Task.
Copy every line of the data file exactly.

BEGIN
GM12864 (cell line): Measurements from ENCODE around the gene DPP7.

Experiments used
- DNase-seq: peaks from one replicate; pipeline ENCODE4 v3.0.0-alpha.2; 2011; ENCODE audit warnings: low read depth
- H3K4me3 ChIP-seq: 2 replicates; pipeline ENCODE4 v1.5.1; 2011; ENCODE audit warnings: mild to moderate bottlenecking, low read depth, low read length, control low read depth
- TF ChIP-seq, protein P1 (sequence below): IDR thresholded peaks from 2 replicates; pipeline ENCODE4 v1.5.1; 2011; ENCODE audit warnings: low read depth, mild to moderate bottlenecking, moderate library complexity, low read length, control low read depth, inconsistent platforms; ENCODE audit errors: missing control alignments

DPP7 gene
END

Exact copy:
GM12864 (cell line): Measurements from ENCODE around the gene DPP7.

Experiments used
- DNase-seq: peaks from one replicate; pipeline ENCODE4 v3.0.0-alpha.2; 2011; ENCODE audit warnings: low read depth
- H3K4me3 ChIP-seq: 2 replicates; pipeline ENCODE4 v1.5.1; 2011; ENCODE audit warnings: mild to moderate bottlenecking, low read depth, low read length, control low read depth
- TF ChIP-seq, protein P1 (sequence below): IDR thresholded peaks from 2 replicates; pipeline ENCODE4 v1.5.1; 2011; ENCODE audit warnings: low read depth, mild to moderate bottlenecking, moderate library complexity, low read length, control low read depth, inconsistent platforms; ENCODE audit errors: missing control alignments

DPP7 gene